Album Reviews

Bolis Pupul – Letter To Yu

(Deewee) UK release date: 8 March 2024


A rich, multi-layered work that serves as a compelling journey of grief, loss and the effects of ancestry

Bolis Pupul - Letter To Yu In 2022, Belgian musician Bolis Pupul released one of the best albums of the year with Charlotte AdigéryTopical Dancer was full of infectious dancefloor anthems about racism, sexual agency and identity.

Pupul’s solo debut, Letter To Yu is a far more personal affair. It’s an album inspired by the story of his mother, who was born in Hong Kong and died in a car accident in 2008. Ten years after her death, Pupul travelled to Hong Kong to visit her birthplace and wrote her a letter. That became the framework for Letter To Yu.

From the cover art of Pupul sat on Hong Kong’s Star Ferry to the field recordings recorded on the subway, Letter To Yu is a very immersive record. If you close your eyes, you’d swear you were walking round the jade markets and temples of Hong Kong.

Co-produced, like Topical Dancer, with Belgian electronic music behemoths Soulwax, Pupul skilfully mixes East Asian influences with more Western inspired dancefloor beats. Sometimes, it feels sad and reflective, as on Ma Tau Wai Road, which was named after the road that Pupul’s mother was born on, and features vocals from his sister Salah. At other times, it’s full-on, bass-heavy dance, as tracks like Doctor Says and Kowloon demonstrate. The fact that both sides of this record hold together so well is indicative of Pupul’s talent.

The field recordings that Pupul undertook in Hong Kong give the record its soul. You can hear the buzz of the city in the background of Completely Half, a Kraftwerk-esque track about racial identity that beautifully rises and swells. The lyrics talk of uneasiness in his surroundings (“I wish I spoke what they speak, so I could blend in easily”) and seeing his mother in every passing face (“wait, who do I see, is that you? Or someone who looks a lot like you?”). It’s a touching portrait of someone trying to find their roots.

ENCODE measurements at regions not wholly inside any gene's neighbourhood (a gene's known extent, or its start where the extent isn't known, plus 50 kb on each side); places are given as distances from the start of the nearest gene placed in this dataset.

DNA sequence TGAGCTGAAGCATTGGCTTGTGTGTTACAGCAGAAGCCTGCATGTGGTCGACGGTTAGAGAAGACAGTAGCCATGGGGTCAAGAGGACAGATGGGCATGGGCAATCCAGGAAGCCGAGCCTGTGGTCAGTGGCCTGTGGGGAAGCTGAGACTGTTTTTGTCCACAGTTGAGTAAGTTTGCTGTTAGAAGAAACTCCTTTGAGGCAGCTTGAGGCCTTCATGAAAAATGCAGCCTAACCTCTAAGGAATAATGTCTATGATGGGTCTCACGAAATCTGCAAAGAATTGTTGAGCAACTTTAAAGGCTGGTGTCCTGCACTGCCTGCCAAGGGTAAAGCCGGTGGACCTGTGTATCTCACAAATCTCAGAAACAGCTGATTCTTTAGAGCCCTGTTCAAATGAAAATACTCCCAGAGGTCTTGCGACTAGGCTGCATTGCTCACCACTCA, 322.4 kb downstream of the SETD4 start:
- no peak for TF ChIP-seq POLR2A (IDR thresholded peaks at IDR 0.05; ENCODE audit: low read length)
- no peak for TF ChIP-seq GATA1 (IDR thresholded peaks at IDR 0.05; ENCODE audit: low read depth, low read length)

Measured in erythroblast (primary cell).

Doctor Says sits in the middle of the album and is a big, hypnotic synth anthem, featuring samples of an actual Hong Kong doctor, which leads into the excellently titled Spicy Crab which is an urgent, momentum-building instrumental. Kowloon is probably the track which most Soulwax devotees will fall hardest for, an invigorating floor-filler which doesn’t stop for a pause throughout its five and a half minutes.

The more reflective moments are where Letter To Yu’s emotional heart beats though. Ma Tau Wai Road’s lyrics are a direct address to Pupul’s mother, and Salah Pupul sings of the disorientating effect of wandering round a city that feels like home, but isn’t quite so – “don’t know what I’m after, I’m lost in tears, the temple round the corner, wrapped in haze”. Like the closing, piano-led Cosmic Rendez-Vous, it’s a touching study of legacy and rootlessness, that’s all the more effective for sitting between the more hedonistic sounding bangers.

While it doesn’t quite have the instantly addictive quality that Pupul’s work with Charlotte Adigéry does, this is still a rich, multi-layered work that serves as both a fine tribute to Pupul’s mother and a compelling journey of grief, loss and the effects of ancestry.


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More on Bolis Pupul
Bolis Pupul – Letter To Yu
Charlotte Adigéry and Bolis Pupul – Topical Dancer